To access A_i S1_i B_i C_i S2_i D_i
from
S1 S1.i S1.j
S2 S2.i S2.j
S3 S3.i_pre S3.i S3.j_pre S3.i_post S3.j S3.j_post

(Note that you could also access e.g. S1.j as S1.i_post, but let's not make things even more complicated...).

In current master, S3.i_pre, S3.i_post, S3.j_pre, S3.j_post simply don't work (there's no such attribute), and S3.i and S3.j might throw an indexing error depending on the number of synapses in S1 or S2 compared to the number of neurons in A or D.

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mstimberg commented Jun 15, 2017

This was more intended as a "quick fix", so I did not think about a new syntax. It is certainly not trivial to wrap around the concept of presynaptic/postsynaptic indexes when the source/target is a synapse itself, but I think the approach taken with this PR is the least confusing you could hope for (again, without introducing new syntax). Here's a table showing how to access various stuff for your second example (i.e. S1 = A <-> B, S2 = C <-> D, S3 = S1 <-> S2). The last line shows the access from S3, which looks sensible to me and covers everything you could possibly need. I'm not sure that replacing S3.i and S3.j by S3.i_syn/S3.j_syn would make things necessarily clearer...:

To access A_i S1_i B_i C_i S2_i D_i
from
S1 S1.i S1.j
S2 S2.i S2.j
S3 S3.i_pre S3.i S3.j_pre S3.i_post S3.j S3.j_post

(Note that you could also access e.g. S1.j as S1.i_post, but let's not make things even more complicated...).

In current master, S3.i_pre, S3.i_post, S3.j_pre, S3.j_post simply don't work (there's no such attribute), and S3.i and S3.j might throw an indexing error depending on the number of synapses in S1 or S2 compared to the number of neurons in A or D.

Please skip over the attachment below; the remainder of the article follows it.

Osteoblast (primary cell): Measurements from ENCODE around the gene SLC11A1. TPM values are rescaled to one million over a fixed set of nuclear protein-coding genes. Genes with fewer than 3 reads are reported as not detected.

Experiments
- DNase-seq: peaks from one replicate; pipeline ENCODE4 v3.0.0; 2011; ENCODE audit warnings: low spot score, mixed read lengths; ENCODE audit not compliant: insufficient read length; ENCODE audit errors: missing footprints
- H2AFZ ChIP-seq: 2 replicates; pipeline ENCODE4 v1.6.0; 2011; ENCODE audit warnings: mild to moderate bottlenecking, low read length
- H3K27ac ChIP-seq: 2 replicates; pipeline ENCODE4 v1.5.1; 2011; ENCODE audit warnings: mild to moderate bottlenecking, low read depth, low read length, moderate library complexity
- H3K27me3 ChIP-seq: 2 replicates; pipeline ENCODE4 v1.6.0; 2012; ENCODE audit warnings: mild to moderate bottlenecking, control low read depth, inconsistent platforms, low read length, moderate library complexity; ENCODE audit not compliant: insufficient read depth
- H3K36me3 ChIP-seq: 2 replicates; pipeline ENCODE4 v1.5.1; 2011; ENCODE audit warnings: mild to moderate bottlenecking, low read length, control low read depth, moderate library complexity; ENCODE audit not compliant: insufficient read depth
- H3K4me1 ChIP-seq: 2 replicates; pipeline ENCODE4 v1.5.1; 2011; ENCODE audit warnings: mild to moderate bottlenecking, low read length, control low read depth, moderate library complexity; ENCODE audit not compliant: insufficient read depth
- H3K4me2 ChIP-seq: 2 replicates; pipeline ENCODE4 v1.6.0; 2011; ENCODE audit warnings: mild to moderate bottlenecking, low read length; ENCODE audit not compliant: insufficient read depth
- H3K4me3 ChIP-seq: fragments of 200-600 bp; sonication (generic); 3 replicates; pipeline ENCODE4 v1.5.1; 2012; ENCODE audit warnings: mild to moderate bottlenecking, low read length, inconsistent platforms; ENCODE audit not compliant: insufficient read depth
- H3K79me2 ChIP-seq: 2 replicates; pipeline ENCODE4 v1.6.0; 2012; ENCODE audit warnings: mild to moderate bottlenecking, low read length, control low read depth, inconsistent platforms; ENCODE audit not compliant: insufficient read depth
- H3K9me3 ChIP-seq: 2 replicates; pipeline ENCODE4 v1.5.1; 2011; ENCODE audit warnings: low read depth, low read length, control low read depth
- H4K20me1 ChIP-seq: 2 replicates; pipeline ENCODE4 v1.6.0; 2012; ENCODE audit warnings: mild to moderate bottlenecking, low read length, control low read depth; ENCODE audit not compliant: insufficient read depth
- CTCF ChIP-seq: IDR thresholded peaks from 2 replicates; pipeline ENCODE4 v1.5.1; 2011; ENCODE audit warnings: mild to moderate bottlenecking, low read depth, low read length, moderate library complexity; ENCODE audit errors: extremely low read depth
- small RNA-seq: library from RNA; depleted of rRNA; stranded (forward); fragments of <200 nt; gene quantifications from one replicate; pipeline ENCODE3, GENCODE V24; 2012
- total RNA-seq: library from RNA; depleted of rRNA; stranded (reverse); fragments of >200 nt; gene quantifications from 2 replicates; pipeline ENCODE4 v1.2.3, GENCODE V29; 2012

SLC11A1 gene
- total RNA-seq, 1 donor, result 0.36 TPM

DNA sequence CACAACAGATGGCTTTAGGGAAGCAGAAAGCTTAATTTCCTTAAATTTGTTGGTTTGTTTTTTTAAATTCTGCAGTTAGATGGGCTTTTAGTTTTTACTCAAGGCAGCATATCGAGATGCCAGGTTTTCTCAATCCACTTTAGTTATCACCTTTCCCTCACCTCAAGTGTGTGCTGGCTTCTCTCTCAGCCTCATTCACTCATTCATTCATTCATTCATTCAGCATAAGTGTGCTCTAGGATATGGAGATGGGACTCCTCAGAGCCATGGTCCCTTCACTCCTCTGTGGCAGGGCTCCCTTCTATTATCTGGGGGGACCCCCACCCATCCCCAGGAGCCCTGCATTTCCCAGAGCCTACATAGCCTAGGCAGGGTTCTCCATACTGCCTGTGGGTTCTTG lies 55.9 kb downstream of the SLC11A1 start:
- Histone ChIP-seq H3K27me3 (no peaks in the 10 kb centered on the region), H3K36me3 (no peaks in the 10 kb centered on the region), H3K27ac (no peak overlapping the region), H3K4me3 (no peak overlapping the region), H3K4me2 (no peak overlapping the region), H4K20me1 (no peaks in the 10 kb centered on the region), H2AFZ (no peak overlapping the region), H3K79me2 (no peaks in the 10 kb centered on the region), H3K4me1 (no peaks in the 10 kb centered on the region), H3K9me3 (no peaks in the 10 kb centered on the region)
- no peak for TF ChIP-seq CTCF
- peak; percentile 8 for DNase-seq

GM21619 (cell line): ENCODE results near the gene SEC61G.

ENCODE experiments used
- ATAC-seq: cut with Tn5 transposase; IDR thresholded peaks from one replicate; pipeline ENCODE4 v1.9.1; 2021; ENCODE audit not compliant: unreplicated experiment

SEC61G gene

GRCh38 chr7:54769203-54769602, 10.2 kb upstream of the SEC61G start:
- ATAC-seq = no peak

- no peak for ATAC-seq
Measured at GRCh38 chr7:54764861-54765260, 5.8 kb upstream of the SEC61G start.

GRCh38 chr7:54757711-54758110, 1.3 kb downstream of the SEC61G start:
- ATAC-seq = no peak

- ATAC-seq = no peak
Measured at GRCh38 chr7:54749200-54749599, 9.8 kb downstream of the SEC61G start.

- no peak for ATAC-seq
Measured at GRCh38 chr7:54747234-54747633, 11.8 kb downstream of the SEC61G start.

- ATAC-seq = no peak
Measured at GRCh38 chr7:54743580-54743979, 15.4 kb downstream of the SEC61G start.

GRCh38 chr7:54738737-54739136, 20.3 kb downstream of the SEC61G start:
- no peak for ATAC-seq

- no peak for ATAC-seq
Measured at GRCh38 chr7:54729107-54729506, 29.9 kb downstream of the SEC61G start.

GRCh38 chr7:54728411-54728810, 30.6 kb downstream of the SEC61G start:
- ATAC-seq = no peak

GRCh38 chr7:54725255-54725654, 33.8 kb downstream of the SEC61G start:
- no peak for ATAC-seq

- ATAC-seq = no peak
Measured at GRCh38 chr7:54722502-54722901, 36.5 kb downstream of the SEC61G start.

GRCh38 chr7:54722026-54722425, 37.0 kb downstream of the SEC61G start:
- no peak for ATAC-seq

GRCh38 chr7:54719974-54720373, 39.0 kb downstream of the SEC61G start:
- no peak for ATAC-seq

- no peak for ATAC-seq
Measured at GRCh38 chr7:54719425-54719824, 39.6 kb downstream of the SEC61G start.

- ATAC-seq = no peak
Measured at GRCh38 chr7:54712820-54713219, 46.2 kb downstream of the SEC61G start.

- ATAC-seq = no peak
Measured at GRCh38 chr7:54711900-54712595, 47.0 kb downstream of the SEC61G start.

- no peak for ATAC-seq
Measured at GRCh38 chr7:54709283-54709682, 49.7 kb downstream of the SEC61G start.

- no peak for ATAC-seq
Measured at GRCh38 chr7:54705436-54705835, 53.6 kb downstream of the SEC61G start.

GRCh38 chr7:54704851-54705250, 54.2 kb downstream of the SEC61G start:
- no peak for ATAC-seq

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Ah OK, so the way it is working with this PR is what I suggested except for dropping the _syn postscript? In that case, I think that's fine. Will quickly review the code now.

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thesamovar commented Jun 15, 2017

Ah OK, so the way it is working with this PR is what I suggested except for dropping the _syn postscript? In that case, I think that's fine. Will quickly review the code now.

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Ah OK, so the way it is working with this PR is what I suggested except for dropping the _syn postscript?

Yes, it seems to! I have to admit I did not even realize that the i_pre, etc. syntax now works in this way (or that it did not work before) before testing it for that reply. The main point of the PR was really that S3.i and S3.j was sometimes raising an index error (and for the same reason, their use in S3.connect(...) failed). But it is certainly a nice side effect of my fix :) I think I'll add another test for this before merging.

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mstimberg commented Jun 15, 2017

Ah OK, so the way it is working with this PR is what I suggested except for dropping the _syn postscript?

Yes, it seems to! I have to admit I did not even realize that the i_pre, etc. syntax now works in this way (or that it did not work before) before testing it for that reply. The main point of the PR was really that S3.i and S3.j was sometimes raising an index error (and for the same reason, their use in S3.connect(...) failed). But it is certainly a nice side effect of my fix :) I think I'll add another test for this before merging.

@mstimberg mstimberg merged commit ce1de01 into master Jun 16, 2017

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@mstimberg mstimberg deleted the synapse_synapse_connections_i_j_fixes branch Jun 16, 2017